Fast-forward to Lincoln Hall. I was apprehensive to see this band again because they are tied to an unresolved part of me. Lucius was the first band that helped me feel like I was healing after I got left in the dust. Chicago, although one of my favorite cities, can make me feel anxious because I don’t want to run into that boy again, and it feels like he’s around every corner in any of the cities we have ever shared. That whole idea of invisible strings connecting all of us? That is how I feel still about him. I can feel him sometimes when I am places where only his ghost can remain and it can and usually does knock the wind out of me. So, with hesitance, I went to this show. I knew I had to be there because Lucius, as I have mentioned, is a major source of healing for me. I walked in, met my friend, and found my way as close as I could to the stage.
Maybe it’s something about the air quality, but it seems that every person I’ve met from Vermont is lovely. The Green Mountain State’s own Alpenglow is no exception. The quintet took the stage first, bringing with them a slew of instruments that would make any folk music aficionado drool; guitars of the electric, acoustic, and bass varieties, a banjo, drum set, keys, harmonica, and a violin all perfectly blended to create a succinct orchestration that cushioned the vulnerable tenors of Graeme Daubert and Pete Coccoma.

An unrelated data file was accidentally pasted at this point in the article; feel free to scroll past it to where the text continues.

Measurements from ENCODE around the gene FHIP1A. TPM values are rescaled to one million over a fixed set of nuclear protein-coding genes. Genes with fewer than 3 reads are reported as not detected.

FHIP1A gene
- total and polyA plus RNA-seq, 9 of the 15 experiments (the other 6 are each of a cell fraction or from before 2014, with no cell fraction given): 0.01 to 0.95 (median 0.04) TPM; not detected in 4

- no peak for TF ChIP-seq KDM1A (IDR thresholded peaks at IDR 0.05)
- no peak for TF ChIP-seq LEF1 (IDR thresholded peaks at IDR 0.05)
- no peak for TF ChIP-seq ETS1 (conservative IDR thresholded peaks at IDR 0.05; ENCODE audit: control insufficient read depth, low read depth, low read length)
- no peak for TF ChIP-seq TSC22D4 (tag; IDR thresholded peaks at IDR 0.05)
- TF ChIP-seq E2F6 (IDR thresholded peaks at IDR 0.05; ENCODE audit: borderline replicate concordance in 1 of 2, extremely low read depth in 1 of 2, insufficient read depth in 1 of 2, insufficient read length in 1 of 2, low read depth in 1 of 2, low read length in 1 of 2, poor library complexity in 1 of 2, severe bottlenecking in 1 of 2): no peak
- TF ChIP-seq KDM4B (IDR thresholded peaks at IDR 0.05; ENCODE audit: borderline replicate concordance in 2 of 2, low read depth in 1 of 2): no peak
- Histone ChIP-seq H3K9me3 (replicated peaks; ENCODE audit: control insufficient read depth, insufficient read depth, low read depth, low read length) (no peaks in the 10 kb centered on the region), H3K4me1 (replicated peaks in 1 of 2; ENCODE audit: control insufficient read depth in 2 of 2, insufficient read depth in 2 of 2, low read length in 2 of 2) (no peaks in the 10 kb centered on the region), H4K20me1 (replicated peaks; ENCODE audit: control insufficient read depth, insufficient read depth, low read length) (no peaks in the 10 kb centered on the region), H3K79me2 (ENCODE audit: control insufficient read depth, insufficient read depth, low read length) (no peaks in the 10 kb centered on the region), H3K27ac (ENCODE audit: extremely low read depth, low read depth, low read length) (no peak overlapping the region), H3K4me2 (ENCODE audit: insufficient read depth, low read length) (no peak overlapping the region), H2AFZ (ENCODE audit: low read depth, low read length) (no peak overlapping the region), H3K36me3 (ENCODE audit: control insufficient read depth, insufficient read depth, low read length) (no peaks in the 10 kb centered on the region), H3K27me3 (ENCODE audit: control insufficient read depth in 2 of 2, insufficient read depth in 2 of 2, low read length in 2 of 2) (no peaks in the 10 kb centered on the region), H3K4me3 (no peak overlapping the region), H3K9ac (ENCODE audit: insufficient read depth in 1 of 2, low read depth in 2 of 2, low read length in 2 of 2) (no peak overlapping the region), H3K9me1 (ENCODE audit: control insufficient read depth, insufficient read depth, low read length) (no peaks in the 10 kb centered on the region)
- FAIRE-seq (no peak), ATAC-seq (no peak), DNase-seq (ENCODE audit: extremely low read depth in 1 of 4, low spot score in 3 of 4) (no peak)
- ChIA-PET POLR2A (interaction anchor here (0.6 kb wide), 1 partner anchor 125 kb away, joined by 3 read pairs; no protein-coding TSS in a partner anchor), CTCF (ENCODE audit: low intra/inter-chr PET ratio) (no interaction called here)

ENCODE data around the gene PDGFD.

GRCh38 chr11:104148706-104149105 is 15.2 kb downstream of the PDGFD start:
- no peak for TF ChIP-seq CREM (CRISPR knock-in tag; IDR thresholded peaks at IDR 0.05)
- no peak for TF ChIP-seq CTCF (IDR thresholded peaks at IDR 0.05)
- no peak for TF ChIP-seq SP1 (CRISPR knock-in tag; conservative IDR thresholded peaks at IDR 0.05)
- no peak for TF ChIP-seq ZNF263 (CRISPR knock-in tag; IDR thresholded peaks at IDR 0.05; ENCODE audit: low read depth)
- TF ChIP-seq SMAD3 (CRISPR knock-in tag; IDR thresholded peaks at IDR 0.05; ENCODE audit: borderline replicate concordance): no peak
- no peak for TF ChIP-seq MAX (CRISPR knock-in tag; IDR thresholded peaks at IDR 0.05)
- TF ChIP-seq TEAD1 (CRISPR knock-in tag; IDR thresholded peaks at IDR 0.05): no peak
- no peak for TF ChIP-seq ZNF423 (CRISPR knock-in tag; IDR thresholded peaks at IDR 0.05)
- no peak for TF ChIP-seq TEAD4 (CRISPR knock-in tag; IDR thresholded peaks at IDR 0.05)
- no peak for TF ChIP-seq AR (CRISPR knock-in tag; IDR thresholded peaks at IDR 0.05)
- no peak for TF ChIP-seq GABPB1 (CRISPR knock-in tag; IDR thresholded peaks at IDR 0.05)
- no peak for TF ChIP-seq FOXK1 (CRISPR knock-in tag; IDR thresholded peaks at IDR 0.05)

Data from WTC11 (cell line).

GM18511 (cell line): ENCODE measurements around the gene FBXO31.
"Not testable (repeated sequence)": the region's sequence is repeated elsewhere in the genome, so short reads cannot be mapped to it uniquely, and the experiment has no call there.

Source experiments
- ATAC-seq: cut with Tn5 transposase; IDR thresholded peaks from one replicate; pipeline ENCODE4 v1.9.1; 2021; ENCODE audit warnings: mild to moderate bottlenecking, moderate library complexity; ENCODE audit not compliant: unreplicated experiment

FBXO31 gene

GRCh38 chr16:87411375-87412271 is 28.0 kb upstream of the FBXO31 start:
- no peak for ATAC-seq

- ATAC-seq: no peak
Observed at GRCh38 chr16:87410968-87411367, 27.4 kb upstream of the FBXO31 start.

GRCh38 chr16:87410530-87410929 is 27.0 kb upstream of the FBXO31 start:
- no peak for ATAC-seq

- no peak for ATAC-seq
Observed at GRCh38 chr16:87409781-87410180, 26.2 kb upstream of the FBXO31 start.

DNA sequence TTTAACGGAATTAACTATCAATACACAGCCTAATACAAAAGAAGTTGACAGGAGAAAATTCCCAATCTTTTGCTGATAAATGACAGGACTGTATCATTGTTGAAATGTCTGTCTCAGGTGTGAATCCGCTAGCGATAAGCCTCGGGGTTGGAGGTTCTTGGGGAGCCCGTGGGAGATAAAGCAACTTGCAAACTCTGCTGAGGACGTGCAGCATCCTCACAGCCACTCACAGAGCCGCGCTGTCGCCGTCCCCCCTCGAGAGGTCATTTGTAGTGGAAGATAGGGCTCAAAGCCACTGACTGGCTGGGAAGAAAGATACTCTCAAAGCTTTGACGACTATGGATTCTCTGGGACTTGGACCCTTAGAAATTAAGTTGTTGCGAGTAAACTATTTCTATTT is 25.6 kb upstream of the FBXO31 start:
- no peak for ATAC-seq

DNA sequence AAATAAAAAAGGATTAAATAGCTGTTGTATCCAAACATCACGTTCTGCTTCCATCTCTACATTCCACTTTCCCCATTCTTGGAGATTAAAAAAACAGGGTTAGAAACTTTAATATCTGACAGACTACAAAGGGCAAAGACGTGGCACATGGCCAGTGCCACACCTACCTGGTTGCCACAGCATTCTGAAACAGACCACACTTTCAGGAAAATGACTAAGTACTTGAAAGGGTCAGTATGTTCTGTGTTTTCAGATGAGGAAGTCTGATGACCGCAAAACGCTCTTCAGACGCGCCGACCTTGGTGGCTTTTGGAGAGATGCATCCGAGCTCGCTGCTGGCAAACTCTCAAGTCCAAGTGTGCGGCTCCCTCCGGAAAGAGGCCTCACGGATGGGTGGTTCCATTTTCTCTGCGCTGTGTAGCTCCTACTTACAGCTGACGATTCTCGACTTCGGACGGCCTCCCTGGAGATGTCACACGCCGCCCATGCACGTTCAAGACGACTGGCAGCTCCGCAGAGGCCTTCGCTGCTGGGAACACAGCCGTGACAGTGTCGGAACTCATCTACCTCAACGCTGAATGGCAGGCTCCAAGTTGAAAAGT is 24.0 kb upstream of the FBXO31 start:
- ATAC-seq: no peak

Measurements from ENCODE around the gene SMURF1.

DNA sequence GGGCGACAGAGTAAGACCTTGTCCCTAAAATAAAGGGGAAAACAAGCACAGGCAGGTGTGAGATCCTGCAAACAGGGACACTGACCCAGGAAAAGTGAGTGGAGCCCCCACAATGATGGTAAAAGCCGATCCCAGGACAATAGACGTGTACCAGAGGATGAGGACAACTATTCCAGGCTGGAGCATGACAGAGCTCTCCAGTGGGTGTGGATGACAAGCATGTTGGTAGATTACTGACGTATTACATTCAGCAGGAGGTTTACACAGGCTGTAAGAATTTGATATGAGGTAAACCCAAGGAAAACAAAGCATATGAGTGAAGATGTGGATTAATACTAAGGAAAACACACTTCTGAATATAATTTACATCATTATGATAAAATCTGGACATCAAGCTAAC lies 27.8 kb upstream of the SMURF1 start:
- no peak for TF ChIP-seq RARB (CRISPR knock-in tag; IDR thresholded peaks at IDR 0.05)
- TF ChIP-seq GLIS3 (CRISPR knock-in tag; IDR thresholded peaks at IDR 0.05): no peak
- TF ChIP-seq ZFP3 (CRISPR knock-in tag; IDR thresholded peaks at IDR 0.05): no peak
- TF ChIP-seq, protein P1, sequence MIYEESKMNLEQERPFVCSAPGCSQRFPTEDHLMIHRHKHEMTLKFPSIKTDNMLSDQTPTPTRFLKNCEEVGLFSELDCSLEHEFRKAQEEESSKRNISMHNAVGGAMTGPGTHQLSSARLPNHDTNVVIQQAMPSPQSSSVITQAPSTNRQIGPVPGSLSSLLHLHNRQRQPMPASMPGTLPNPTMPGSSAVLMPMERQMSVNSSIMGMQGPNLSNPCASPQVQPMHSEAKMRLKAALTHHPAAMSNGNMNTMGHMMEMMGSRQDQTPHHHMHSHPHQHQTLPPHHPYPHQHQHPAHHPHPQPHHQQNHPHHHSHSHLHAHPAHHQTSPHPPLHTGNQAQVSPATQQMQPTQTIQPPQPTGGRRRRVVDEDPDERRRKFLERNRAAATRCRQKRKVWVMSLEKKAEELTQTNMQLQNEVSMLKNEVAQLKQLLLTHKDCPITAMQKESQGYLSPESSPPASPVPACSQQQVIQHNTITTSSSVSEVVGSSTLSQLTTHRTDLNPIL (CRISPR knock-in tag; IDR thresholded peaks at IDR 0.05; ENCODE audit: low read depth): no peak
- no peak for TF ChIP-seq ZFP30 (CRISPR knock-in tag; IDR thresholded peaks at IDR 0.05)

There was something nearly Celtic about the interplay of the violin and guitar, something that stirred within me a call to return to the green pastures of the mother country my people have long since left. While we’re on the topic of that violin, let’s note that Elori Kramer exemplified true musicianship as she effortlessly shifted from broad, languid lines to bubbly, pizzicato moments. While the band is obviously comprised of talented musicians who lovingly compose their music, what won my heart eternally was their lyrics, specifically those of “Solitude,” the title track from the band’s EP: